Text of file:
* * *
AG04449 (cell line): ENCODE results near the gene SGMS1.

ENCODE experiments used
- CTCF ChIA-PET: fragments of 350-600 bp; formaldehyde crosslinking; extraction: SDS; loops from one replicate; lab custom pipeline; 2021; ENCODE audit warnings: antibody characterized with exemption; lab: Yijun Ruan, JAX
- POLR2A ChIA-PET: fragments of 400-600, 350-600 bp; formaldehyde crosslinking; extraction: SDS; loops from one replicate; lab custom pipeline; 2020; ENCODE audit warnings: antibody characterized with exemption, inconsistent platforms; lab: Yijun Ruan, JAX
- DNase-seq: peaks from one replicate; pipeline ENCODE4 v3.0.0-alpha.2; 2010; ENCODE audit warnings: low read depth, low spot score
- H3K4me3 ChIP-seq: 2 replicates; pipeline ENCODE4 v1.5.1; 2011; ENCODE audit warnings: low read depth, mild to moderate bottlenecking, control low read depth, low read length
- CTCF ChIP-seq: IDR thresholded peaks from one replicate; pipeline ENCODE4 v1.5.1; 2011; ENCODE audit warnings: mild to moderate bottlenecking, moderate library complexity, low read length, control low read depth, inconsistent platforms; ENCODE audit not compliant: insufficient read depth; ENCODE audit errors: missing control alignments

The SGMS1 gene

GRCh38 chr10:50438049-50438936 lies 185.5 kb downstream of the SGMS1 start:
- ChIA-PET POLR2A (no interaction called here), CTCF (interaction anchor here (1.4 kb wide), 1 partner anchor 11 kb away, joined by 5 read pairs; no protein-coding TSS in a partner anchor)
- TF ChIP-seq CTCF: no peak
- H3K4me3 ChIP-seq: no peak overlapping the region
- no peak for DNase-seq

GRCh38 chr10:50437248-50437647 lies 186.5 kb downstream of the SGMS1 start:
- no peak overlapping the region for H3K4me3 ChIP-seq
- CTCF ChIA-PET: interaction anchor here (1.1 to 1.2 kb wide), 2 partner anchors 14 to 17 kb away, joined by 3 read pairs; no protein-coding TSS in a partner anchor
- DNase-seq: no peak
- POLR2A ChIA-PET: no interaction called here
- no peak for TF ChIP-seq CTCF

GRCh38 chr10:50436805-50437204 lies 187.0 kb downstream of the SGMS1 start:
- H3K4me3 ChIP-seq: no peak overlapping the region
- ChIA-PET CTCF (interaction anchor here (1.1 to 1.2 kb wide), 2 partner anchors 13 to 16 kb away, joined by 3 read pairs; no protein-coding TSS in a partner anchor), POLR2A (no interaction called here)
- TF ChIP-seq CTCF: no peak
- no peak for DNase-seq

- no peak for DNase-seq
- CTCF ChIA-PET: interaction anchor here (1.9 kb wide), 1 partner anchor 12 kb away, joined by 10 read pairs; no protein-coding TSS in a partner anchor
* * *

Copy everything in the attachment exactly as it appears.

AG04449 (cell line): ENCODE results near the gene SGMS1.

ENCODE experiments used
- CTCF ChIA-PET: fragments of 350-600 bp; formaldehyde crosslinking; extraction: SDS; loops from one replicate; lab custom pipeline; 2021; ENCODE audit warnings: antibody characterized with exemption; lab: Yijun Ruan, JAX
- POLR2A ChIA-PET: fragments of 400-600, 350-600 bp; formaldehyde crosslinking; extraction: SDS; loops from one replicate; lab custom pipeline; 2020; ENCODE audit warnings: antibody characterized with exemption, inconsistent platforms; lab: Yijun Ruan, JAX
- DNase-seq: peaks from one replicate; pipeline ENCODE4 v3.0.0-alpha.2; 2010; ENCODE audit warnings: low read depth, low spot score
- H3K4me3 ChIP-seq: 2 replicates; pipeline ENCODE4 v1.5.1; 2011; ENCODE audit warnings: low read depth, mild to moderate bottlenecking, control low read depth, low read length
- CTCF ChIP-seq: IDR thresholded peaks from one replicate; pipeline ENCODE4 v1.5.1; 2011; ENCODE audit warnings: mild to moderate bottlenecking, moderate library complexity, low read length, control low read depth, inconsistent platforms; ENCODE audit not compliant: insufficient read depth; ENCODE audit errors: missing control alignments

The SGMS1 gene

GRCh38 chr10:50438049-50438936 lies 185.5 kb downstream of the SGMS1 start:
- ChIA-PET POLR2A (no interaction called here), CTCF (interaction anchor here (1.4 kb wide), 1 partner anchor 11 kb away, joined by 5 read pairs; no protein-coding TSS in a partner anchor)
- TF ChIP-seq CTCF: no peak
- H3K4me3 ChIP-seq: no peak overlapping the region
- no peak for DNase-seq

GRCh38 chr10:50437248-50437647 lies 186.5 kb downstream of the SGMS1 start:
- no peak overlapping the region for H3K4me3 ChIP-seq
- CTCF ChIA-PET: interaction anchor here (1.1 to 1.2 kb wide), 2 partner anchors 14 to 17 kb away, joined by 3 read pairs; no protein-coding TSS in a partner anchor
- DNase-seq: no peak
- POLR2A ChIA-PET: no interaction called here
- no peak for TF ChIP-seq CTCF

GRCh38 chr10:50436805-50437204 lies 187.0 kb downstream of the SGMS1 start:
- H3K4me3 ChIP-seq: no peak overlapping the region
- ChIA-PET CTCF (interaction anchor here (1.1 to 1.2 kb wide), 2 partner anchors 13 to 16 kb away, joined by 3 read pairs; no protein-coding TSS in a partner anchor), POLR2A (no interaction called here)
- TF ChIP-seq CTCF: no peak
- no peak for DNase-seq

- no peak for DNase-seq
- CTCF ChIA-PET: interaction anchor here (1.9 kb wide), 1 partner anchor 12 kb away, joined by 10 read pairs; no protein-coding TSS in a partner anchor